That pounding sound that’s shattering your nerves is the countdown to the July 5 official opening of General Convention. Beating the drum is one thing, but causing a commotion for the heck of it, is something quite different. Unfortunately, there’s been a bit too much of the latter in recent days.
We’re speaking specifically of the increasingly raucous back and forth that is filling the blogosphere over the budget and over some of the national-church restructuring proposals. Check the websites and list serves, and you’ll find too many cases of strongly held opinions morphing into something approaching personal attacks.
The national-church staff at “815” seems to be a favorite target. There have even been some web references to national church staffers not working hard enough.
Don’t misunderstand. A caring, trusting community should feel free to speak candidly, even when the issues involve potential pain and suffering for individuals. But let’s not forget a couple of other ingredients too when making these decisions.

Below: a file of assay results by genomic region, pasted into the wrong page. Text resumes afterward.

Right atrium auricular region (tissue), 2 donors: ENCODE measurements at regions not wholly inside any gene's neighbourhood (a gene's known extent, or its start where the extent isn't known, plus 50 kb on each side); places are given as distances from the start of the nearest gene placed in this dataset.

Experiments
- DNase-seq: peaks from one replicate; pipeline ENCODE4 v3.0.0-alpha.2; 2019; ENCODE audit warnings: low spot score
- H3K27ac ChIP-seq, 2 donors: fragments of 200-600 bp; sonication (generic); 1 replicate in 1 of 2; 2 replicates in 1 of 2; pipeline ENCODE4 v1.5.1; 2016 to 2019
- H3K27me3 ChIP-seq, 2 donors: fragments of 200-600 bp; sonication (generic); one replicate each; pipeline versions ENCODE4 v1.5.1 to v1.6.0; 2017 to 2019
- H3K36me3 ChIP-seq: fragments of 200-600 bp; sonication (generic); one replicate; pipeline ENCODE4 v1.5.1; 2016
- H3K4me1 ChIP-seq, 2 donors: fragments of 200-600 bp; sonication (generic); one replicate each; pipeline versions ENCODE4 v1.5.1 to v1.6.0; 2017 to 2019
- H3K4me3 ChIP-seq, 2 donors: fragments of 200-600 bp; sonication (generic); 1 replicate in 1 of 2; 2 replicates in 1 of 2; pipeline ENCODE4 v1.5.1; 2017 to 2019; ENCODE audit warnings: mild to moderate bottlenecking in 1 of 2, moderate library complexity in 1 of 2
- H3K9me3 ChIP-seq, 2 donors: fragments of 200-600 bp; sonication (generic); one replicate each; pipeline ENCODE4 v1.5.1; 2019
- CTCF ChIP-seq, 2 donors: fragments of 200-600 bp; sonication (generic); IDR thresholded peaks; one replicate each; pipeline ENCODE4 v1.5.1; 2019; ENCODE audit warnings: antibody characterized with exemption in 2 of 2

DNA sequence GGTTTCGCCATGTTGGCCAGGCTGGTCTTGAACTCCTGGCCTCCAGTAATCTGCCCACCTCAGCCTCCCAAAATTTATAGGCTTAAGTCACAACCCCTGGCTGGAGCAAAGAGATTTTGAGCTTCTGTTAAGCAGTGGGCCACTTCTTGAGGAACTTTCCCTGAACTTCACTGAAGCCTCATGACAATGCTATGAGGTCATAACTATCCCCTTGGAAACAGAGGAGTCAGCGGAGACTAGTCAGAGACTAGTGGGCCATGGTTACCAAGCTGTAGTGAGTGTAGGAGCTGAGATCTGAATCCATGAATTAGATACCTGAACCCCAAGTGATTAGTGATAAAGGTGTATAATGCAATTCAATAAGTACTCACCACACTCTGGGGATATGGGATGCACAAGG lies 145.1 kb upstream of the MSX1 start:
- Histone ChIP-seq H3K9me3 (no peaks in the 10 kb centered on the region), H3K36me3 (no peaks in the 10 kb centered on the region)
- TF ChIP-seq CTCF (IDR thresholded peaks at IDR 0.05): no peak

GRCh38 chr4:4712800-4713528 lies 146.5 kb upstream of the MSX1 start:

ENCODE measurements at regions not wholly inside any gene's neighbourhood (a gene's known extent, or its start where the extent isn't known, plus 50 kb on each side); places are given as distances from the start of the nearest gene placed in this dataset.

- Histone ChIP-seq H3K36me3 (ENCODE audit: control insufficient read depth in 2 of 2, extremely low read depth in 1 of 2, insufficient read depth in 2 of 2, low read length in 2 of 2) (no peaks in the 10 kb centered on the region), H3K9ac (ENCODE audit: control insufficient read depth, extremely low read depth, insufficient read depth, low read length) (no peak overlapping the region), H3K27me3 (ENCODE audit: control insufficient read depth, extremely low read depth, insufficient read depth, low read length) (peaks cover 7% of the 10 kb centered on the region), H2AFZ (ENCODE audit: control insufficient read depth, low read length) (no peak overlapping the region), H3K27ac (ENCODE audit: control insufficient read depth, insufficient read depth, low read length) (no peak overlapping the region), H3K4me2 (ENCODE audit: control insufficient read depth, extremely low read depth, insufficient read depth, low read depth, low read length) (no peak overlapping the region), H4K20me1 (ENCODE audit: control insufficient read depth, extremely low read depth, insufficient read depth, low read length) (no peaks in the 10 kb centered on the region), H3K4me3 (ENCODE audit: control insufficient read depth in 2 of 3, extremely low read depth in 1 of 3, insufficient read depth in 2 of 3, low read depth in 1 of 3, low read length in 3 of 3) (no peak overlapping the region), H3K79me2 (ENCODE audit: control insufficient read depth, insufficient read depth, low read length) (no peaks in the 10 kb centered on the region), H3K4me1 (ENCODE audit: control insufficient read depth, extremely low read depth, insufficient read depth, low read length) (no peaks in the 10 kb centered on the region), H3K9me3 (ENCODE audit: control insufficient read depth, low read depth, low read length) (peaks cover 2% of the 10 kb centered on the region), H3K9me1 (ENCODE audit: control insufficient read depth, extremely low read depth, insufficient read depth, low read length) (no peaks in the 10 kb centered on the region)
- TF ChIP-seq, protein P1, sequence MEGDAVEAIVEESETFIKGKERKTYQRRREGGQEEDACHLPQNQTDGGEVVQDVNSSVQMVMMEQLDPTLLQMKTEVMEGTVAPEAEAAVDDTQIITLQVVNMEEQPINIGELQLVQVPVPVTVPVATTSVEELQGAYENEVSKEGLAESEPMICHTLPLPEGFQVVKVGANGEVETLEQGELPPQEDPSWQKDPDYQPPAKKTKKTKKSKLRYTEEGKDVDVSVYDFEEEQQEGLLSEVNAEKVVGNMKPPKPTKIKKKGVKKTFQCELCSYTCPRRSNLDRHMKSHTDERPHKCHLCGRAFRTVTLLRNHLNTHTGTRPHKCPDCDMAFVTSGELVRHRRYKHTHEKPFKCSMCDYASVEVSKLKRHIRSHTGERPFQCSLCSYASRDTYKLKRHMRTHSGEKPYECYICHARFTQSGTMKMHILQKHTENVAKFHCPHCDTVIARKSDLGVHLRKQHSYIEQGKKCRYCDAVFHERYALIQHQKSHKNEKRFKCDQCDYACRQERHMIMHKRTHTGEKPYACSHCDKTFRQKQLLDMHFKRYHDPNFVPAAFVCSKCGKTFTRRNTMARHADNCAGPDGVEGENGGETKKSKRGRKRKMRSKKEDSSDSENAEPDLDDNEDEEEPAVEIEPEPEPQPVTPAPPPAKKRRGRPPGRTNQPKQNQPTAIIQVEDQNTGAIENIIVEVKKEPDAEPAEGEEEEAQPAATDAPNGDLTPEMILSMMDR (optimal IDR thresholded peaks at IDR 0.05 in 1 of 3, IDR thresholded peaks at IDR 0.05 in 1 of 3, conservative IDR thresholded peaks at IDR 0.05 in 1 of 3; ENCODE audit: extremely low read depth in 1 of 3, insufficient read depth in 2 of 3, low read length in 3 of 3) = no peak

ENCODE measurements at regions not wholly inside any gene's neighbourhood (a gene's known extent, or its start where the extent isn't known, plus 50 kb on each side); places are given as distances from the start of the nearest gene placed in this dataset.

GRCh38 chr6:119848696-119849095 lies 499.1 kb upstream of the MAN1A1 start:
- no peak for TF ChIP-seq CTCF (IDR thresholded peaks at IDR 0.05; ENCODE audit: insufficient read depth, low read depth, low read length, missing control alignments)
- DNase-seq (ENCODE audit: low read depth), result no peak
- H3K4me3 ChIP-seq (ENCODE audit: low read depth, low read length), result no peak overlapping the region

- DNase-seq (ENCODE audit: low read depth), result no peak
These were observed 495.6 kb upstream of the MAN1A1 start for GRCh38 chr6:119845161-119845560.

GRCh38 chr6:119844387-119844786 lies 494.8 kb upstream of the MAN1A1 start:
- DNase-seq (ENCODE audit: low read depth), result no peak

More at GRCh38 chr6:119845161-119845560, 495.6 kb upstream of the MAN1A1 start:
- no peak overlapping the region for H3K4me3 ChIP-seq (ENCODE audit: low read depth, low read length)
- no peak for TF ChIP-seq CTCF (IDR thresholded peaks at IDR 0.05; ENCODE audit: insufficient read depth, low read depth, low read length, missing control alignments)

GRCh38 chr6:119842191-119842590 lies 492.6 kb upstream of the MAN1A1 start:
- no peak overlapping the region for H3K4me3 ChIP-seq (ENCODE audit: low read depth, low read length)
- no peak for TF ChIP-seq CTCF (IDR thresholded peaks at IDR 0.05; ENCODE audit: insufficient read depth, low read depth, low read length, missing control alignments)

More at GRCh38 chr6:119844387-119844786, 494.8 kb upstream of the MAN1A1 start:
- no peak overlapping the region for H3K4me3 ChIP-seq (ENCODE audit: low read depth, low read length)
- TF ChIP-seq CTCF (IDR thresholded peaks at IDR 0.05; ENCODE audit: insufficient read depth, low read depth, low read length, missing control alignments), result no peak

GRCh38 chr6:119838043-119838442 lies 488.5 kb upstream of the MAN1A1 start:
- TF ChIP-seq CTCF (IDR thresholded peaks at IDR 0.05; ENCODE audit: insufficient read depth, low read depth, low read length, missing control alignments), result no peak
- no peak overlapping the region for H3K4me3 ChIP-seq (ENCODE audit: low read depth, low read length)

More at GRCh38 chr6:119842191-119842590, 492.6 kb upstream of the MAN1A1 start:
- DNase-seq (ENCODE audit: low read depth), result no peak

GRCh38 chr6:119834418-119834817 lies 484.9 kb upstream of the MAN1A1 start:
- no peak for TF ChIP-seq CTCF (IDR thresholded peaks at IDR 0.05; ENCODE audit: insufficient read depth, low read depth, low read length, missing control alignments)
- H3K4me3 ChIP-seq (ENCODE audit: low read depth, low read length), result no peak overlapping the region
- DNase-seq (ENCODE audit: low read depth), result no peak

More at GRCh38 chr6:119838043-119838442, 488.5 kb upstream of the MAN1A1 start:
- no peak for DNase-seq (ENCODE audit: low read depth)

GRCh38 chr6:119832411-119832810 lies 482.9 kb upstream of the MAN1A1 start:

One is the pastoral element we need to display when we’re talking about budget cuts that could disrupt and, in some cases, upend people’s lives. And then there’s the issue of hope. We’re a Gospel-based church that believes in possibilities; we’re not a bunch of sourpuss “frozen chosen.”
With the kind of hard-edged commentary we’ve seen so far, there’s a real danger that this year’s special dynamics at General Convention will lead us down an unnecessarily negative path. There appears to be just as much work to do at GC, but less time to do it. That translates into a rise in pressure and, potentially, in tempers.
So it’s important for all of us to refill our spiritual reserves of pastoral care, and to pump up our predilection for the positive. The odds are that a candid, responsible General Convention will need to face up to some unpleasant decisions when it comes to budgetary items. In doing so, we will be far from unique in today’s world.
But what can potentially set us apart is the example we offer for how to make such tough decisions graciously and pastorally. Our community of faith is often judged by how we handle our toughest challenges. This is as it should be. After all, we are a church with a long track record for building relationships and for mediating differences. That’s the inspiring legacy we need to build on in Indianapolis.
–Ed Jones, Editor